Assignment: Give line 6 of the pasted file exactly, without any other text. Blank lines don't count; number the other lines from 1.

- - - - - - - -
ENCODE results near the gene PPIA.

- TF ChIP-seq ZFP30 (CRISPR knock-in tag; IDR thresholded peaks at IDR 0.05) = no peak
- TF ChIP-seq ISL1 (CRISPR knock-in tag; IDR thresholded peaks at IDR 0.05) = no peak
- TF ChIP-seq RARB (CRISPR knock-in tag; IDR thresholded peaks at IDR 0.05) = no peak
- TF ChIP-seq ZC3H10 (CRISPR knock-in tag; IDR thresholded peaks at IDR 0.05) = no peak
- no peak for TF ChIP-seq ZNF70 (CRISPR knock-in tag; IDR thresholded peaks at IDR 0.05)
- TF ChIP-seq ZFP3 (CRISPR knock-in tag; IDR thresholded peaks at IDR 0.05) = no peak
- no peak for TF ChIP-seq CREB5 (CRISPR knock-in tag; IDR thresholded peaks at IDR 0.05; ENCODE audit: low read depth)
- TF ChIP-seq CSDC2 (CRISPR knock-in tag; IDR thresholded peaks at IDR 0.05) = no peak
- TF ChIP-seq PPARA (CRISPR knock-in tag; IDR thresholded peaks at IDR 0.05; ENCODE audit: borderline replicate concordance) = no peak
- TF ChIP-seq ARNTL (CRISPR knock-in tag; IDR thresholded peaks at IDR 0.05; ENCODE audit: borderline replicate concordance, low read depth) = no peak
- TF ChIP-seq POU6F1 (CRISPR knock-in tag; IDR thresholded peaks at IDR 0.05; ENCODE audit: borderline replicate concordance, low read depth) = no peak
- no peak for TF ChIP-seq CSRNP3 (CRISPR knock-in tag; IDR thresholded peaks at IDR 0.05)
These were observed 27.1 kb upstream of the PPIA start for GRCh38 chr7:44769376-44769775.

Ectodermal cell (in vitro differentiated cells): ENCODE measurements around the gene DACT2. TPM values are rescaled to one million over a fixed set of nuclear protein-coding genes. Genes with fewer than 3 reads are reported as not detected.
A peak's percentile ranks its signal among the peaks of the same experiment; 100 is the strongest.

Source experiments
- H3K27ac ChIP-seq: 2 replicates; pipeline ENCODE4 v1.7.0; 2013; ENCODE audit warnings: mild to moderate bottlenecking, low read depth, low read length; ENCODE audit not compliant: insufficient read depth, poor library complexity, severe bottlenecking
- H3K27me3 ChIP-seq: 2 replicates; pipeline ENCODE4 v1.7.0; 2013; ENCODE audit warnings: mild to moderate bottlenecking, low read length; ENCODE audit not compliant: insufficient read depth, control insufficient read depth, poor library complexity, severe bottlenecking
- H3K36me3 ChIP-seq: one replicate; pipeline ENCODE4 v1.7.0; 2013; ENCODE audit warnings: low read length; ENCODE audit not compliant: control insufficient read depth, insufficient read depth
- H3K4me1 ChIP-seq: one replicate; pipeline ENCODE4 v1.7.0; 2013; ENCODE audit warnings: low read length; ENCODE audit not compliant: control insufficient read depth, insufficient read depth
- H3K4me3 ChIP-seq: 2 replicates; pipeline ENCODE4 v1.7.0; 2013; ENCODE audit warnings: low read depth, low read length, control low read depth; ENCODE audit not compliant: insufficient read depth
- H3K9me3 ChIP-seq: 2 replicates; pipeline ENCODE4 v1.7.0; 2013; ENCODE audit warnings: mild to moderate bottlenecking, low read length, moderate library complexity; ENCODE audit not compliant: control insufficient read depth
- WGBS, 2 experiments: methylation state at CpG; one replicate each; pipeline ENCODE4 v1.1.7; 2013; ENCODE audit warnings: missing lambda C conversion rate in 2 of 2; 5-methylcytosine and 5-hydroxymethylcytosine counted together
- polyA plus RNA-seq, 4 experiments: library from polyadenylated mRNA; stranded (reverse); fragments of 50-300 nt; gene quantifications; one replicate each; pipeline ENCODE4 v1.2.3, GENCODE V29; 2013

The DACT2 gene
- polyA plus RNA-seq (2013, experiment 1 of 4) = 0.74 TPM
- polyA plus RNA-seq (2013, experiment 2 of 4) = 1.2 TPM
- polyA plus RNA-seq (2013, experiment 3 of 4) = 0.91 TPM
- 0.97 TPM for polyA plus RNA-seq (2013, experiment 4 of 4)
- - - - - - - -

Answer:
- no peak for TF ChIP-seq ZNF70 (CRISPR knock-in tag; IDR thresholded peaks at IDR 0.05)